I will recommend this book for anybody who are interested in religious mythologies and Mahabaratha itself is a very thought provoking story and this book will introduce you to that.

    13 of 13 people found this review helpful
  •  
    BKK Marietta, GA USA 04-23-08
    BKK Marietta, GA USA 04-23-08 Member Since 2012
    HELPFUL VOTES
    21
    ratings
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    96
    8
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    FOLLOWING
    0
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    Overall
    "Great Listen"

    I have read Mahabharata from several authors and every time I listen to the story some new thought always occur. I am very picky about authors who re-write what Vyasa has written. I downloaded this book due to my wife's insist and I am not at all disappointed.
    The great epic has been told from Panchali's view point and the reader has done an excellent job.
    I will recommend this book for anybody who are interested in religious mythologies and Mahabaratha itself is a very thought provoking story and this book will introduce you to that.

    12 of 12 people found this review helpful
  •  
    Julie Le Center, MN, USA 04-23-09
    Julie Le Center, MN, USA 04-23-09 Member Since 2010
    HELPFUL VOTES
    122
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    50
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    "Wonderful wonderful wonderful"

    This is a fairy tale for adults. Entrancing to listen to this. I enjoyed every minute. A must listen for anyone interested in the Bagavad Gita, it will be entertaining even to people who didn't know they had an interest in Indian mythology. I'd recommend it to anyone.

    4 of 4 people found this review helpful
  •  
    Arthur Philadelphia, PA, USA 08-20-09
    Arthur Philadelphia, PA, USA 08-20-09 Member Since 2015
    HELPFUL VOTES
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    4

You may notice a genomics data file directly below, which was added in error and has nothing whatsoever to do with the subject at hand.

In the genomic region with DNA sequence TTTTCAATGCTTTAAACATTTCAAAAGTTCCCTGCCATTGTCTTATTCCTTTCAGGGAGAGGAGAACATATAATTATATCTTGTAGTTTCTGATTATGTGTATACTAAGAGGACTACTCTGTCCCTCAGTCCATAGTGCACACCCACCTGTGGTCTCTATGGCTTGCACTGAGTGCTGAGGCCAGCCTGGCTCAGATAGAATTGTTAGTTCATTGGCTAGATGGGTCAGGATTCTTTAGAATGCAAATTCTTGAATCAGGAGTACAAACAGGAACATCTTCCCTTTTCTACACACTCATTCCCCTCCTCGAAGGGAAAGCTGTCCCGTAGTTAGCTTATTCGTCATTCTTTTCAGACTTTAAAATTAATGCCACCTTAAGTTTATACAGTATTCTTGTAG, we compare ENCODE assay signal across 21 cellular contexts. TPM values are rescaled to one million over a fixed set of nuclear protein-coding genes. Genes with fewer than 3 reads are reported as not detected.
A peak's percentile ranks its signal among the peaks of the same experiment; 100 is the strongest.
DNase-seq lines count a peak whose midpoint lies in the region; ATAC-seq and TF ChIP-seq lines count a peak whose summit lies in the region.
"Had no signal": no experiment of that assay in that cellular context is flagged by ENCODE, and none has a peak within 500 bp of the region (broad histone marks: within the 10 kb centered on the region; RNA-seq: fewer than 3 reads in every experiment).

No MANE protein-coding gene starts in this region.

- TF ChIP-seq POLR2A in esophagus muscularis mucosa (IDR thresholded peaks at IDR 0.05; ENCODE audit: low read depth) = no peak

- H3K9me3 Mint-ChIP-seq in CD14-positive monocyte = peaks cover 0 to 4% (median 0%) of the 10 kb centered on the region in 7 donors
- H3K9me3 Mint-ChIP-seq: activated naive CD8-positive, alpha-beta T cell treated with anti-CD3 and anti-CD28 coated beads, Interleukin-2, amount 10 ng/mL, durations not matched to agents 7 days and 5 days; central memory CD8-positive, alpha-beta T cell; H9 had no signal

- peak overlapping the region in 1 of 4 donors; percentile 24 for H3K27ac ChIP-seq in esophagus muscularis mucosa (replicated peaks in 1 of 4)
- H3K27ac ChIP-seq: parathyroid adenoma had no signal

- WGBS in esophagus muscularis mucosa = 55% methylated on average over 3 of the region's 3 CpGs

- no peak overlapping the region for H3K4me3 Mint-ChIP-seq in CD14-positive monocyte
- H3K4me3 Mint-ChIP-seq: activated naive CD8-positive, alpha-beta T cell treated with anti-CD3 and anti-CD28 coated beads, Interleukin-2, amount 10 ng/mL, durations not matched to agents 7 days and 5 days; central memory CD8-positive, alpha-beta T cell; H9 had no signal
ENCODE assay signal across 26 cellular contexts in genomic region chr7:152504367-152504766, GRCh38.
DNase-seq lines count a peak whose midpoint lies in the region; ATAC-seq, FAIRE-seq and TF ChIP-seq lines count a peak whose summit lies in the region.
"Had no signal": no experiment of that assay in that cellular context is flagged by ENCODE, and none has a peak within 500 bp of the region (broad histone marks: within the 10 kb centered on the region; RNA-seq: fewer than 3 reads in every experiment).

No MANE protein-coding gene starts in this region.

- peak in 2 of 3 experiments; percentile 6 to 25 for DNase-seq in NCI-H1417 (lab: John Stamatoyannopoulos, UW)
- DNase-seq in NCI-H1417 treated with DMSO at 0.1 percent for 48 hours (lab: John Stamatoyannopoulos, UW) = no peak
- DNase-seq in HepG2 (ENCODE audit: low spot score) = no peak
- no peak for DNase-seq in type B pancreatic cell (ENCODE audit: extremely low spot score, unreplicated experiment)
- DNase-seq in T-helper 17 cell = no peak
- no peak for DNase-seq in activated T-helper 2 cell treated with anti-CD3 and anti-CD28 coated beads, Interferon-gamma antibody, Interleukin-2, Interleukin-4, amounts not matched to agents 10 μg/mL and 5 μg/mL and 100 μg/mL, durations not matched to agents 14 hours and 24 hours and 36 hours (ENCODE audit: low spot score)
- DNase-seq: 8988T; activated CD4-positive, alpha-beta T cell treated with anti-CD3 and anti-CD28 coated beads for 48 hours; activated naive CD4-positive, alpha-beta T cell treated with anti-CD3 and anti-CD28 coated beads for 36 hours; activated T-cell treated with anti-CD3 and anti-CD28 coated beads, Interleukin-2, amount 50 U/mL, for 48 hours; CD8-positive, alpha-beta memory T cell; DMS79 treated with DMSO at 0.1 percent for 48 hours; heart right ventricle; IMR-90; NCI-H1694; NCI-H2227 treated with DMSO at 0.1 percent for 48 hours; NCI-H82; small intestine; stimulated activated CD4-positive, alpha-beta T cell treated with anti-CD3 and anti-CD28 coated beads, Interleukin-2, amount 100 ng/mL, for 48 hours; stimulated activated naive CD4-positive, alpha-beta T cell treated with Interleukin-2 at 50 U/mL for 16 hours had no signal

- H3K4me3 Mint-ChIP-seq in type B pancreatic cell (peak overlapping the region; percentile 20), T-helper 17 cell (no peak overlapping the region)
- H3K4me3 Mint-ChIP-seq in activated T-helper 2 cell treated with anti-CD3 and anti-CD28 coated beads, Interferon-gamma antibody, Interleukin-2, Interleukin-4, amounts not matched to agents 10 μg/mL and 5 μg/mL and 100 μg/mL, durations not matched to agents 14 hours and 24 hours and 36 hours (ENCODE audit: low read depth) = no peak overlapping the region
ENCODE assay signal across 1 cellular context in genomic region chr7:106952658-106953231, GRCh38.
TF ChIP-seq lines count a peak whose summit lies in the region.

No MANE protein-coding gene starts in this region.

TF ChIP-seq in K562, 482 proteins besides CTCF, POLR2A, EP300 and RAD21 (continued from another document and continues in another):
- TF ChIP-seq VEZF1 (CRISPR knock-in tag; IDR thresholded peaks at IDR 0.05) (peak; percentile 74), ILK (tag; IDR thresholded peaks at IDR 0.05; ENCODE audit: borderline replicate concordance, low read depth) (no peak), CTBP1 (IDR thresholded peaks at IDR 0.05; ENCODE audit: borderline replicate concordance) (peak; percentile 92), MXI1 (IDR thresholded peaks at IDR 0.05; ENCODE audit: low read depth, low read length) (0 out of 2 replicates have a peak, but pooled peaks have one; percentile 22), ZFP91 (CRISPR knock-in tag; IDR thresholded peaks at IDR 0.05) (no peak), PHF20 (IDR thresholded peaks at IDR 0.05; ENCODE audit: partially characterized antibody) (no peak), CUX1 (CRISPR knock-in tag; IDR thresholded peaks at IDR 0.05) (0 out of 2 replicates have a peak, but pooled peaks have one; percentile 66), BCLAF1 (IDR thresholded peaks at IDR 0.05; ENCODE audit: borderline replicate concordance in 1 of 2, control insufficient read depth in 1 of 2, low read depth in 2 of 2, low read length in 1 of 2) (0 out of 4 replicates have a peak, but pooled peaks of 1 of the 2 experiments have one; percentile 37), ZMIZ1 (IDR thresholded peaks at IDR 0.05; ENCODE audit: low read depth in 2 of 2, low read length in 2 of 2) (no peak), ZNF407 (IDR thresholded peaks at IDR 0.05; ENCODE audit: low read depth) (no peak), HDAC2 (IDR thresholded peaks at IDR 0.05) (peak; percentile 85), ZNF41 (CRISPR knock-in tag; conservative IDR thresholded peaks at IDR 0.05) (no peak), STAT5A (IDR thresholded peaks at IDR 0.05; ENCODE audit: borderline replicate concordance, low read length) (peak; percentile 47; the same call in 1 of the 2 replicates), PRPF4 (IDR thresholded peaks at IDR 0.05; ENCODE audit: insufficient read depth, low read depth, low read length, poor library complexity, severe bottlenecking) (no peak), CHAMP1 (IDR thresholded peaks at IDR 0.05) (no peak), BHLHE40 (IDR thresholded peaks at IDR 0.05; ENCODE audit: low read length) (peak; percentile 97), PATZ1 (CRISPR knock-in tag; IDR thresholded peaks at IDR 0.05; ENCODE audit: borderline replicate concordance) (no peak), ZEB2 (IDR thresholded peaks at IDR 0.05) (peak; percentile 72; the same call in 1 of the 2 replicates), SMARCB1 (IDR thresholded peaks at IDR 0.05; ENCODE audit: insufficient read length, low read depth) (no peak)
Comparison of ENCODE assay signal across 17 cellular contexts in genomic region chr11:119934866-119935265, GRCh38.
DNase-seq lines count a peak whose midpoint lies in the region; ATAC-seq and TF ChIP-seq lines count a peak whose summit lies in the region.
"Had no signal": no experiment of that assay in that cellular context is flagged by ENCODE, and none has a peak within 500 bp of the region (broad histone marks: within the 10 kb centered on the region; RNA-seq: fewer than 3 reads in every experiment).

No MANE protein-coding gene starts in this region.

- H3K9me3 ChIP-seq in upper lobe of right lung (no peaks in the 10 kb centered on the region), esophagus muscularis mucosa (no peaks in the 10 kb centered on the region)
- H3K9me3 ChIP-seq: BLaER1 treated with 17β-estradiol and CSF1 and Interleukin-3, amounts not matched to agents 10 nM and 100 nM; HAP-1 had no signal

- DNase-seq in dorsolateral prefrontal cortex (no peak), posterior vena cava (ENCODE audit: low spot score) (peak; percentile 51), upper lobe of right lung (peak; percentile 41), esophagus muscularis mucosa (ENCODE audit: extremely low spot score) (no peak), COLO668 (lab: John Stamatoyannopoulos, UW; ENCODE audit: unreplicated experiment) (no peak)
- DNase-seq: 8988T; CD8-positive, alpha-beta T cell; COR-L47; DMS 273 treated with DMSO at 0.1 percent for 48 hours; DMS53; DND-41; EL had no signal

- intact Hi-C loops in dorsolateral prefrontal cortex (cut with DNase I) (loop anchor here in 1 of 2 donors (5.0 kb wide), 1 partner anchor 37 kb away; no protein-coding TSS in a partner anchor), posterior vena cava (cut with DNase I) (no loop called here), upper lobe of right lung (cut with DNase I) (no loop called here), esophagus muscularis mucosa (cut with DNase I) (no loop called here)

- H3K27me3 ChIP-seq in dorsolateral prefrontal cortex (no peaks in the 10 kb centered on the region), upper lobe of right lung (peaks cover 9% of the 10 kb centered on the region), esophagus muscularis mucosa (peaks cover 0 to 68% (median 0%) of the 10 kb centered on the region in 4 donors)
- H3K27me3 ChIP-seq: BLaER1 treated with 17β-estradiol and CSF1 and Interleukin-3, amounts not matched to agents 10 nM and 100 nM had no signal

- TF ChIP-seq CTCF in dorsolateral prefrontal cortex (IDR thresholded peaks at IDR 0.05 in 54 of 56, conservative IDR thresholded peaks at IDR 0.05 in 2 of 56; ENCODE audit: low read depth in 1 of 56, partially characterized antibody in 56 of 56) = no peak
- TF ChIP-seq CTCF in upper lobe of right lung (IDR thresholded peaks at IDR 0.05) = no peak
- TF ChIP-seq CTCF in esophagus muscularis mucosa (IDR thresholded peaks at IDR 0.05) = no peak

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    "Brilliant!"

    Divakaruni did a wonderful job of introducing me to the Mahabharata. She is a master of simile and metaphor. I am sad that this story ended. It inspired me to read through the Wikipedia entries on this Indian epic, on Princess Draupadi (Panchaali), on the Pandavas and Kauravas, and the battle of Kurukshetra. Though it tells the story from the viewpoint of the key woman in the tale, it is not "chick lit" but a compelling tale of gods, demigods, sages and humans, with a climactic battle that seems like harbinger of nuclear holocaust.

    3 of 3 people found this review helpful
  •  
    Jessica minneapolis, MN, United States 01-17-12
    Jessica minneapolis, MN, United States 01-17-12 Member Since 2015

    i'm listening

    HELPFUL VOTES
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    Performance
    Story
    "A good listen"

    I got this largely because audible doesn't have any recordings of the Mahabahrata. ( I am never sure if I have the H in the right spot, please forgive.) Last time I looked audible was not lacking in "classics" how is it possible they fail on this? Seems rather a crime to me really.

    2 days after I went searching for a recording of the Maha and this came up in the search, I saw this story recommended on a fantasy read list on the Tor website. So I came back for it

    Its a good story, plenty of intrigue, plenty of magic. First person narrative ALWAYS puts me off. Every wicked thought is worse and every kind thought sounds self- serving. For me, that means there cannot be love for a story, because I don't trust it.